Dom : Hi, Larry. Can you tell us a bit about yourself ?

Larry : Well, let's see, I just passed 45, and my son, Lar, just passed 5.  He keeps me young.  He's not quite up to the give-and-take of rpg's, but he loves MageKnight - we play a simplified version that is helping him learn his basic arithmetic.  Been married 12 years this summer, and that's helped keep me sane.

Dom : What are your hobbies besides Rpgs ?

Larry : Rocketry - I'm a born-again rocketeer, coming back to that hobby after leaving it in my late teens.  I also write fiction - mostly fantasy - and I still keep my hand in some gaming.  I've just recently reclaimed WarpWar from the dustbin of history. Since it wasn't patented all someone needed to do was re-write the game to avoid copyright problems. It's up at my website at www.smith-house.org. I hope to recover several of the old Microgames, including Wizard and Melee, if I can find copies of them.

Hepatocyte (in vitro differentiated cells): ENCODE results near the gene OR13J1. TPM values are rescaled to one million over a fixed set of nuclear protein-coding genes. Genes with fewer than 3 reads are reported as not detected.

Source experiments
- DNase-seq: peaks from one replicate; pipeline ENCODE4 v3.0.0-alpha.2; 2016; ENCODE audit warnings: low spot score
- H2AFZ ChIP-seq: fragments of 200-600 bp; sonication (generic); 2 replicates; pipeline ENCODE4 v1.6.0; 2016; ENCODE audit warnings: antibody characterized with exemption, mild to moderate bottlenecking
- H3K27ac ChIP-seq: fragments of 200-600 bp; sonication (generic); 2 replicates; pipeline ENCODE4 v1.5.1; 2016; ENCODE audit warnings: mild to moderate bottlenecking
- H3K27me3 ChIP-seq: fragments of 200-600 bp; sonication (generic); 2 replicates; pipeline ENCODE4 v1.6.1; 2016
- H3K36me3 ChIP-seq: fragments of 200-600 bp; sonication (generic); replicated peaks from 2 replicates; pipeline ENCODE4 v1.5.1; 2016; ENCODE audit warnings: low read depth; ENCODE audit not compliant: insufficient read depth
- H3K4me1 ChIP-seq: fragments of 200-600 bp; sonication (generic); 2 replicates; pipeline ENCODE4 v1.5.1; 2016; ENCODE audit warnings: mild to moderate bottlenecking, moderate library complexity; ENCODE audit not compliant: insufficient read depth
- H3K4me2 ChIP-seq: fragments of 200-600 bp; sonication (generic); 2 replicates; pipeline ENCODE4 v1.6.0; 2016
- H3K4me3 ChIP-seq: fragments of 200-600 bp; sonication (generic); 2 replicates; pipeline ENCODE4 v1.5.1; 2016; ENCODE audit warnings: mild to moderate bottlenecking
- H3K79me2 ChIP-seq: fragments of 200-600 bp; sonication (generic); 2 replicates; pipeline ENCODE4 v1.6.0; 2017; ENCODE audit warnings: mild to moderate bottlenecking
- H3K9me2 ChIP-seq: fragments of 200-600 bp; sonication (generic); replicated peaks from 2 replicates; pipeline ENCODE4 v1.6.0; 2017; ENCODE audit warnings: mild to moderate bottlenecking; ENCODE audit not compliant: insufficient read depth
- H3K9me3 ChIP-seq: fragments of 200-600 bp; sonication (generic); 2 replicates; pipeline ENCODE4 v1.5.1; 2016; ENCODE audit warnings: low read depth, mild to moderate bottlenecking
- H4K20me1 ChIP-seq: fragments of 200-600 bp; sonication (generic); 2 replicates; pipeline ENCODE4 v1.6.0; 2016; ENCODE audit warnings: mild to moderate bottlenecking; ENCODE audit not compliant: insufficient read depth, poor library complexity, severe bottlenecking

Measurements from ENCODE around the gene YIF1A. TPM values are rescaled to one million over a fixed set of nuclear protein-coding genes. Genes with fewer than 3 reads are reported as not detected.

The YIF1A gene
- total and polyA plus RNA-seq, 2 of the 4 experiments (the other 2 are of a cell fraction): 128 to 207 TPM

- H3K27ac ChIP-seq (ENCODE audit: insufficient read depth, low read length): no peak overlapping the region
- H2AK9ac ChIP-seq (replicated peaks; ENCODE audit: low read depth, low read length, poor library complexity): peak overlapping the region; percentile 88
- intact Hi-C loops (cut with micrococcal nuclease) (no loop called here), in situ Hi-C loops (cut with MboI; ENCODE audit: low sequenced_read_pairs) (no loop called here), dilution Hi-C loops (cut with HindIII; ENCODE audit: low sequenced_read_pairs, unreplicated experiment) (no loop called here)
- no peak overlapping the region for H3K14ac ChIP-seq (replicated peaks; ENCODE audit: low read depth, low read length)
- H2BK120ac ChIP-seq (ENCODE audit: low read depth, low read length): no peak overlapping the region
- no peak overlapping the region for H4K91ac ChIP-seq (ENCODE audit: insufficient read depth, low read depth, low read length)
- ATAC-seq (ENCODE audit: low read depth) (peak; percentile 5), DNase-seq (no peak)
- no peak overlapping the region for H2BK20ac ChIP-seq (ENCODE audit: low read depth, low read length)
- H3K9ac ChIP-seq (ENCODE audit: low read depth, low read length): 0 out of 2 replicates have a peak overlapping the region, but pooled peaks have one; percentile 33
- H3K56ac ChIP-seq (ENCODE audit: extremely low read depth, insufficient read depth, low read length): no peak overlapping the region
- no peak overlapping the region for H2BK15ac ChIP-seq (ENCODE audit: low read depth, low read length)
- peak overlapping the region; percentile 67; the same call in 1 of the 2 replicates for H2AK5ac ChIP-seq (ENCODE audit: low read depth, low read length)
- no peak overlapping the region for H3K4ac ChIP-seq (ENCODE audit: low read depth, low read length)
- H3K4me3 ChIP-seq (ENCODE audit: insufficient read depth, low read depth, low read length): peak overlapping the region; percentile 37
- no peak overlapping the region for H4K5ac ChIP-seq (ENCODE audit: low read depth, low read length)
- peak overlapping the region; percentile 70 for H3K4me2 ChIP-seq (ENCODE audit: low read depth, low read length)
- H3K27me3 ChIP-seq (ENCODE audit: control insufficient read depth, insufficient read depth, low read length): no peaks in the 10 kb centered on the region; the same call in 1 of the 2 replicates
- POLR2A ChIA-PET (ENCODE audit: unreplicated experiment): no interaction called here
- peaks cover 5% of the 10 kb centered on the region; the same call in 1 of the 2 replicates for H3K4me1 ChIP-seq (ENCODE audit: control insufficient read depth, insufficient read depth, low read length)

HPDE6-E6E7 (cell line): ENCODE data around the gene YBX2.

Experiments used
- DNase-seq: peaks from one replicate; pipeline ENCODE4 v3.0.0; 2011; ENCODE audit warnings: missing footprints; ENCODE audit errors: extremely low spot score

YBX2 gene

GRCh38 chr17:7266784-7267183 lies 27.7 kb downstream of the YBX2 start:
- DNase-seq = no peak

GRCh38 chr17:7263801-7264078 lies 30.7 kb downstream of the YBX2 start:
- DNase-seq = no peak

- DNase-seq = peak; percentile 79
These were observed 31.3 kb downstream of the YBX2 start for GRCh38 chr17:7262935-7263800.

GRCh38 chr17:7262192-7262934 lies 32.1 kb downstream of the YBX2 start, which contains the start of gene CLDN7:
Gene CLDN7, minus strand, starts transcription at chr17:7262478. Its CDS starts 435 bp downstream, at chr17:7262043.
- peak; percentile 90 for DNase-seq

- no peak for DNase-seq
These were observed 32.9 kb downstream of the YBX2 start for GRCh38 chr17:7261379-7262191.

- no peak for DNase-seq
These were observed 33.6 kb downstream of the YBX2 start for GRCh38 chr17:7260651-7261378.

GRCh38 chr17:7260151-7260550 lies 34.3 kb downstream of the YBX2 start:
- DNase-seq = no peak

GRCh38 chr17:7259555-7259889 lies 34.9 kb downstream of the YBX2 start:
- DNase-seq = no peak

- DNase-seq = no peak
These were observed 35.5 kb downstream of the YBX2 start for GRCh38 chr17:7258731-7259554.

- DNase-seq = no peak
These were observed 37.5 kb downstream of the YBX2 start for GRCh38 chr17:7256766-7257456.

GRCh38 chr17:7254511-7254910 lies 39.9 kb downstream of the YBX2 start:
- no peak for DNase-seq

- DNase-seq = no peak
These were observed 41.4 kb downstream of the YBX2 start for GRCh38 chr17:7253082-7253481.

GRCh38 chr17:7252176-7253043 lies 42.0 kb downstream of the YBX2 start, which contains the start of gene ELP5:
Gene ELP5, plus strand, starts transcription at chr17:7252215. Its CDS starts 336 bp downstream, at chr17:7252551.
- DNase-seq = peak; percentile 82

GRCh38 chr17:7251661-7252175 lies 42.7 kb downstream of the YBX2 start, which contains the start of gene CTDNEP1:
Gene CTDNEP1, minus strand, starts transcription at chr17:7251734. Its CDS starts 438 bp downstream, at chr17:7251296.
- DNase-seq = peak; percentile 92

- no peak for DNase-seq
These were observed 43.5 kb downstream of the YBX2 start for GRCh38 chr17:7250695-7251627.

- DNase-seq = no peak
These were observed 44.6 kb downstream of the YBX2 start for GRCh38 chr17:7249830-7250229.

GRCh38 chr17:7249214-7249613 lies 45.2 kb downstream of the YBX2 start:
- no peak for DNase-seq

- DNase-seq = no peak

Dom : How did you discover Rpgs?

Larry : My roommate in college was into D&D - the ORIGINAL D&D, with the 3 buff-colored rulebooks - and the school I went to was SUNY@StoneyBrook which was just across the railroad tracks from Waterloo Hobbies, the gaming store run by Scott Bizar's folks, where I also met Scott.

Dom : Do you still have the time to play? What are your favorites games?

Larry : I still make some time to play, but with Lar I tend to play games more at his level.  As he gets a little older I expect to start easing back into rpg's and I'm more than looking forward